Manistique Lions Club Rejuvenates Bellaire Memorial at Big Springs

By | on November 15, 2023

In 1955, this stone and engraved plaque were placed by members of the Manistique Lions Club to honor John Ira Bellaire who was instrumental in protecting Kitchi-iti-kipi from commercial development by helping to make it a public park. Courtesy photo

MANISTIQUE – In 2022, Manistique Lions Club members, Dick Ketcik and Jim Hooker, noticed the John I. Bellaire memorial plaque and large boulder at Palms Book State Park had become overgrown with brush, deadfalls, and moss. It was to the point where it was almost unnoticeable to the public along the walkway to the Big Spring.

The boulder and engraved plaque were placed there in 1955 by the Lions Club to honor the then 84-year-old Bellaire for his untiring efforts in promoting the spring. He convinced the State of Michigan to acquire the land in 1929 around the spring to protect it as a State Park for the public to enjoy. Mr. Bellaire was a charter member of the Manistique Lions Club.

Club members first contacted the current Indian Lake State Park Manager, Dennis Green. They received approval to clean up the site and the boulder to make it more visible. A couple of work bees were performed by various club members – removing deadfalls, cutting tag alders, pressure washing the boulder, etc. The next idea was to evaluate if the boulder could be moved to a better location. However, it became clear that due to wetland conditions, heavy equipment needed to move the large boulder would not be feasible. The next logical option was to create an interpretive panel with larger letters and install it near the boulder. This would make things more readable.

The installation crew for the interpretive sign at Big Springs from left to right are, Jim Hooker, Theresa Neal, Paul Wood, and Paul Bosen. Courtesy photo

Tahquamenon Falls State Park Interpreter, Theresa Neal, was contacted to see what was possible and gave suggestions for panel wording. Neal condensed the language and submitted it to the club for approval. Once the panel was complete, Neal and three club members installed it on Nov. 6.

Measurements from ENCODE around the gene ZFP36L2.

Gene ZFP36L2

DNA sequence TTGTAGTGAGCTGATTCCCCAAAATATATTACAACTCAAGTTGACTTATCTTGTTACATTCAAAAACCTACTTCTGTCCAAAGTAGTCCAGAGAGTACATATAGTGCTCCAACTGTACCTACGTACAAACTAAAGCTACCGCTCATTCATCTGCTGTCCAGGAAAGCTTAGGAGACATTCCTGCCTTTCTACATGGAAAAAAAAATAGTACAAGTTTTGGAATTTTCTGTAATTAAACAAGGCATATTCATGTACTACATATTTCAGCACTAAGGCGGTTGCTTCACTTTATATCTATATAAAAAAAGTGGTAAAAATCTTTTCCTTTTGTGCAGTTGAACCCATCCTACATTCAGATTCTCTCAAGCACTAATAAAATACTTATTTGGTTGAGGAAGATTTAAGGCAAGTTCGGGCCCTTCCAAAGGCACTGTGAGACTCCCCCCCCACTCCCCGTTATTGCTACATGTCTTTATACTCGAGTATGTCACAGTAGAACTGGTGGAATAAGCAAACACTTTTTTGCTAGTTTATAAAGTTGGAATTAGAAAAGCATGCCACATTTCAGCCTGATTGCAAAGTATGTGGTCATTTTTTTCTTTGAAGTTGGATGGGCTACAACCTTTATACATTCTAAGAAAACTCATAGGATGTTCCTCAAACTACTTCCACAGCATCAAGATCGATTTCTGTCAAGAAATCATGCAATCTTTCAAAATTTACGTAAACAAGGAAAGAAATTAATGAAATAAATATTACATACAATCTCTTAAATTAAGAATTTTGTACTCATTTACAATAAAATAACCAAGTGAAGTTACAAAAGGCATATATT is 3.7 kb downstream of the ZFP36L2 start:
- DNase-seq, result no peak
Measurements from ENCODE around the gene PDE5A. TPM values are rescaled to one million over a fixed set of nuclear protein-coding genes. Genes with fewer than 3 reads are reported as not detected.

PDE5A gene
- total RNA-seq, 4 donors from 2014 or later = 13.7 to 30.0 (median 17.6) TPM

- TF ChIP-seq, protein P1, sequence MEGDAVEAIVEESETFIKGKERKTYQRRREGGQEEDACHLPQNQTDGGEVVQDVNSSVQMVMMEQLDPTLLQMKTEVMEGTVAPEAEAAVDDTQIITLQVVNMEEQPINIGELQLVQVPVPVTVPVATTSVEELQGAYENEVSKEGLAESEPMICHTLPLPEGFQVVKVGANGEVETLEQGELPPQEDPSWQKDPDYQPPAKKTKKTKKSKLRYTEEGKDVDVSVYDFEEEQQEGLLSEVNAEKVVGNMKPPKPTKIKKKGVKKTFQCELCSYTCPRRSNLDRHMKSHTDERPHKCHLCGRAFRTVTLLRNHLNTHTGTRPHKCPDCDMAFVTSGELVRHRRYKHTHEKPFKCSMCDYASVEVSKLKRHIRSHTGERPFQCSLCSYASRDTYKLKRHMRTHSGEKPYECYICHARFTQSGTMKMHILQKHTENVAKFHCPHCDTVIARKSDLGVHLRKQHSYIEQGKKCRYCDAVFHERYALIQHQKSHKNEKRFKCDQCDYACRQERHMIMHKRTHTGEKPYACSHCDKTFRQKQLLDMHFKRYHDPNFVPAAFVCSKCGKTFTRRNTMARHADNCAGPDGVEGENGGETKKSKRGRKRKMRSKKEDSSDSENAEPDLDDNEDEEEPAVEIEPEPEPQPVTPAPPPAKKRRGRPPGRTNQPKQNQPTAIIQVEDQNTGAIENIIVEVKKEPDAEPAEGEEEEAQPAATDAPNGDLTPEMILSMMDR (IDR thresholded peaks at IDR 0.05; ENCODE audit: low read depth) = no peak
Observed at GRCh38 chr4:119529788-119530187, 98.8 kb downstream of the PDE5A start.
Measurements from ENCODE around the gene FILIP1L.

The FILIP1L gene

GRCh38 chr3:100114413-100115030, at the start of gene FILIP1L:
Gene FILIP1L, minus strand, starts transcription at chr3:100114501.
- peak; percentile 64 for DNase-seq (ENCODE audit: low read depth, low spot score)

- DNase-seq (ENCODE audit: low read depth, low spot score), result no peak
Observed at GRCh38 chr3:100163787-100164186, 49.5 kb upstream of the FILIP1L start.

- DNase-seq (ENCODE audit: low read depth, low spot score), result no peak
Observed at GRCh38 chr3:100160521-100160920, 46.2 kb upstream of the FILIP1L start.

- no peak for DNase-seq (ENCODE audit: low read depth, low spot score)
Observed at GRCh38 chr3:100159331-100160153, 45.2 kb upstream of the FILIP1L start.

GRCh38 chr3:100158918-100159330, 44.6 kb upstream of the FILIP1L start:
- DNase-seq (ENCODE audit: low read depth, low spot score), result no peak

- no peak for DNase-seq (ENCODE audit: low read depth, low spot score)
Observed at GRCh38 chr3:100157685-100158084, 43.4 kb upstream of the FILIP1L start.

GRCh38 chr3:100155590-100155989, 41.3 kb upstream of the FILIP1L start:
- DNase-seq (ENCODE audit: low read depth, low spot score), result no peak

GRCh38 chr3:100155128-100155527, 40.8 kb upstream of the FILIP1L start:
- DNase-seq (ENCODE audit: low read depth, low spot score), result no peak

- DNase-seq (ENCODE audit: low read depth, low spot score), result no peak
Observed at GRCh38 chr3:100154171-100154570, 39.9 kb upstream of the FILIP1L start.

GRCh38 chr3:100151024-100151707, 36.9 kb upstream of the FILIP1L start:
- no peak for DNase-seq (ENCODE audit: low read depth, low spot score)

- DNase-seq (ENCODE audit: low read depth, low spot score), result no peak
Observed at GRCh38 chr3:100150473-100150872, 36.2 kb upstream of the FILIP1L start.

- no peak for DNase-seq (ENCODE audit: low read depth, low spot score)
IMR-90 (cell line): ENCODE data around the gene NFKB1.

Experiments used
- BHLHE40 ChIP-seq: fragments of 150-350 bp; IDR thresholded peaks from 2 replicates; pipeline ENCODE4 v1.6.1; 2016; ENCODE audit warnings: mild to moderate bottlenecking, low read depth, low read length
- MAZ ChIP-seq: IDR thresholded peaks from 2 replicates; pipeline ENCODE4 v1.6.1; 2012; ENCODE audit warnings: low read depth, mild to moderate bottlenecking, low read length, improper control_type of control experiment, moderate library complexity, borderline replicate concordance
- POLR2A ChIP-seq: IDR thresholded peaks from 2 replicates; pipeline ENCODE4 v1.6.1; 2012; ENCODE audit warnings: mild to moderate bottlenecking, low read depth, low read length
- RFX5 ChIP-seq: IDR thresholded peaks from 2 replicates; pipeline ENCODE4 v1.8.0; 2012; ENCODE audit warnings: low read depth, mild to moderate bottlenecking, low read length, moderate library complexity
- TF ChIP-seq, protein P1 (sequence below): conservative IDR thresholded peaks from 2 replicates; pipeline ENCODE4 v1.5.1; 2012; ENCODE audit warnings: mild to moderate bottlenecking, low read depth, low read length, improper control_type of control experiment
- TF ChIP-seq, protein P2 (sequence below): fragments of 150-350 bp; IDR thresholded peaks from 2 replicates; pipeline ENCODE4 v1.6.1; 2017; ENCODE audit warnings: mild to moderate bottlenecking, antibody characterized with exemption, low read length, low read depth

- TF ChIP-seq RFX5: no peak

The following background information on John Ira Bellaire was taken from an article written by the Schoolcraft County Historical Society.

John Ira Bellaire was born in Indiana in November of 1871. His family moved to White Pigeon in northern Lower Michigan when John was still a young child. There his parents, John and Agnes Bellaire purchased a small farm and struggled to support a growing family. John worked on the farm helping his father until he reached his eighteenth birthday, when he went out on his own.

In the spring of 1893, Bellaire answered a “help wanted” ad for a clerk’s position in a general store at Seney, Mich., with a salary of 35 dollars per month. In 1895 he was promoted to general manager. On Sept. 24, 1896, Bellaire married Sarah Boynton, who was to be his devoted companion for over 60 years. One year later Bellaire was appointed Postmaster at Seney and by 1899 he had saved enough money to buy the store.

With the end of the big pine era, Bellaire relocated to Manistique where he opened a five and dime variety store. His first store opened for business in 1927. By 1938 he was able to open a second store on the west side of Manistique.

It was in the early 1920’s that Bellaire became a devoted fan of the Big Spring. At that time the area was remote and undeveloped. Surrounded by fallen timber and debris left over from the lumber companies, Bellaire immediately recognized the unique beauty of the spring and the need to preserve it for future generations. Though Bellaire could easily have purchased the property, he felt it could only be protected through public ownership. In 1926, in cooperation with Frank Book, who was a partner in the Palms Book Land Company of Detroit, Bellaire arranged for the sale of 90 acres of land including the spring to the State of Michigan for $10. The land was to be forever designated as a state park bearing the name, Palms Book State Park.

Throughout the years, Bellaire worked tirelessly to promote the park. It became known unofficially as Kitch-iti-kipi, from an old Indian legend which Bellaire created out of his imagination for the sole purpose of luring tourists to the area.

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